Wednesday, July 30, 2003

Preventing workplace violence


Employers need to learn how to spot the warning signs and get help, psychologists and personnel experts say

By Peggy O'Farrell
The Cincinnati Enquirer

Some days personnel managers get to hand out "Employee of the Month" awards.

Sometimes they have to intervene when one employee threatens another with physical harm.

RISKY BUSINESS
Warning signs that an employee might be prone to violence:
• Erratic behavior
• Making threats
• Obsessive behavior about perceived wrongs
• References to guns or other weapons
• Outside triggers, such as divorce or child custody dispute
WHAT YOU CAN DO
Not addressing threats or bullying is a mistake, says Dr. John Kennedy, a psychiatrist and clinical director of the Center for Threat Assessment at the University of Cincinnati. It's all too easy for an argument to spiral out of control.
Five steps can be taken to cut down on the risk of violence in the workplace:
• Educate workers and supervisors on warning signs that an employee might be prone to violence.
• Establish policies for handling threats or violent incidents. Outline who hears and investigates allegations and what steps will be taken to address those allegations (suspension, termination, counseling).
• Establish an "emergency plan" in case of an incident. Employees should know who to call for help and how to protect themselves.
• Make resources for counseling, anger management training or substance abuse treatment available to employees.
• Conduct background checks on prospective employees to find out if they have a history of violence or erratic behavior.
Steve Browne, president of the Greater Cincinnati Human Resources Association, got the call when a man threatened to shoot his co-workers after a dispute at the coffee machine.

Browne, then the personnel director at a manufacturing company, checked the man's vehicle "and there was evidence that he hunted. So we went and confronted him to ask him if he did say it and what the context was and could we talk about it."

No one was hurt; no one was fired. Browne and the angry employee met regularly to keep talking.

Employers need to learn how and when to intervene to keep workers from turning their discontent into violence, Browne and other experts say. Recent workplace shootings in Texas, Mississippi and Missouri point up the need for training workers and managers to recognize when an employee is about to snap and to get that person help.

"The people who tend to blow up are those who've been a bad apple and had a problem again and again, and then someone sits them down hard and they're surprised, because no one's ever done that before," says Linda Gravett, a human resources consultant in Anderson Township. "Those are the ones who are going to blow up and retaliate."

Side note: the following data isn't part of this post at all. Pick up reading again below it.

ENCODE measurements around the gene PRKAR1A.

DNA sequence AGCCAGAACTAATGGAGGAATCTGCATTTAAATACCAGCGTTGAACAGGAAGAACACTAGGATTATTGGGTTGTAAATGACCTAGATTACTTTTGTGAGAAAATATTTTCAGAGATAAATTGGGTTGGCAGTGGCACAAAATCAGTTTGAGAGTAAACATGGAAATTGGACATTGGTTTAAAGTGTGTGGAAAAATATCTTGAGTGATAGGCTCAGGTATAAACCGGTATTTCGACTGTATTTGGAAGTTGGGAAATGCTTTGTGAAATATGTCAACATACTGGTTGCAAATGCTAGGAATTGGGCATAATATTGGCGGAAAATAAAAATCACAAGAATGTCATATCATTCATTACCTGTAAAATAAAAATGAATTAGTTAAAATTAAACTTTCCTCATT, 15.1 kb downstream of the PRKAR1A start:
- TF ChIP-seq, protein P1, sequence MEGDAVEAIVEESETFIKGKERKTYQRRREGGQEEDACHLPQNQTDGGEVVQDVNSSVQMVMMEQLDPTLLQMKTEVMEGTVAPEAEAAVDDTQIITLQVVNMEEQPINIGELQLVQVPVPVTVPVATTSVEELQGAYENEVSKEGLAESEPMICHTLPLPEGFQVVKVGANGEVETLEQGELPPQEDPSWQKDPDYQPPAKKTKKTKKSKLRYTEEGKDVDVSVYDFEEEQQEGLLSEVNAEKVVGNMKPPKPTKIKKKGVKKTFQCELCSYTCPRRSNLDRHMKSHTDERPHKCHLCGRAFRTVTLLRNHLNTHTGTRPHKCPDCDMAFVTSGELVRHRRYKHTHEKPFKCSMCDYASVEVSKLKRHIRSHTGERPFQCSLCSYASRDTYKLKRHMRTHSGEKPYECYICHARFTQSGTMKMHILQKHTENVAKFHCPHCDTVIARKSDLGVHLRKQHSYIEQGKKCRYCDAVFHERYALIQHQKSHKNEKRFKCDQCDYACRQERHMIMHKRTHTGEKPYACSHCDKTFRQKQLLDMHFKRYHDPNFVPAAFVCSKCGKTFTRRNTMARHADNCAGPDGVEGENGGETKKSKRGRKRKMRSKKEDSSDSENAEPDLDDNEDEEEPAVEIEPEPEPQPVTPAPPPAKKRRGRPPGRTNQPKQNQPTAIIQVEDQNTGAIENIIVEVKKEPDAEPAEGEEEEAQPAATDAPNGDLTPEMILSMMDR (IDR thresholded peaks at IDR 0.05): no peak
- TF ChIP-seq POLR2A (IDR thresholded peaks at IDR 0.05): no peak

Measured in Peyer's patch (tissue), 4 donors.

Co-workers see it coming

His co-workers later said they weren't at all surprised when Doug Williams opened fire at a Lockheed Martin plant in Meridian, Miss., July 8. When the shooting stopped, Martin had killed five colleagues, wounded nine others and then killed himself.

"In more cases than not, coworkers see it coming," says Dr. Alan A. Cavaiola, a New Jersey psychologist and co-author of Toxic Coworkers (New Harbinger; $14.95). "They usually can see this person becoming more and more agitated. They become more restless. Every conversation will center around their gripe or their complaint. Often they become obsessed with whatever situation has them upset or they feel they've been wronged."

The office can be dangerous: In 2001, 639 American adults died on the job as the result of violence. Thirteen percent of those slayings were committed by co-workers, former co-workers or clients of the victims.

Check backgrounds

Dr. Michael McIntyre, an occupational psychologist at the University of Tennessee in Knoxville, helped develop a test to identify aggressive people.

"We encourage employers to do as much front-end work as they can," McIntyre says. "I say do all that background stuff. I guess the issue is it costs some money. It may cost $100, $200, and it may delay the process a few days, but it's a good investment on the part of the employer, and if the applicant doesn't appreciate it, then you don't need that person."

Eventually, the angry employee Browne confronted did attack a coworker - after Browne left the manufacturing company for another job.

Now the human resources director for CDS Associates in Blue Ash, Browne says addressing potential violence in the workplace is critical.

"The days of bravado, that's just na‘ve, because it could be your best employee who has this happen and they could snap," he says.

E-mail pofarrell@enquirer.com




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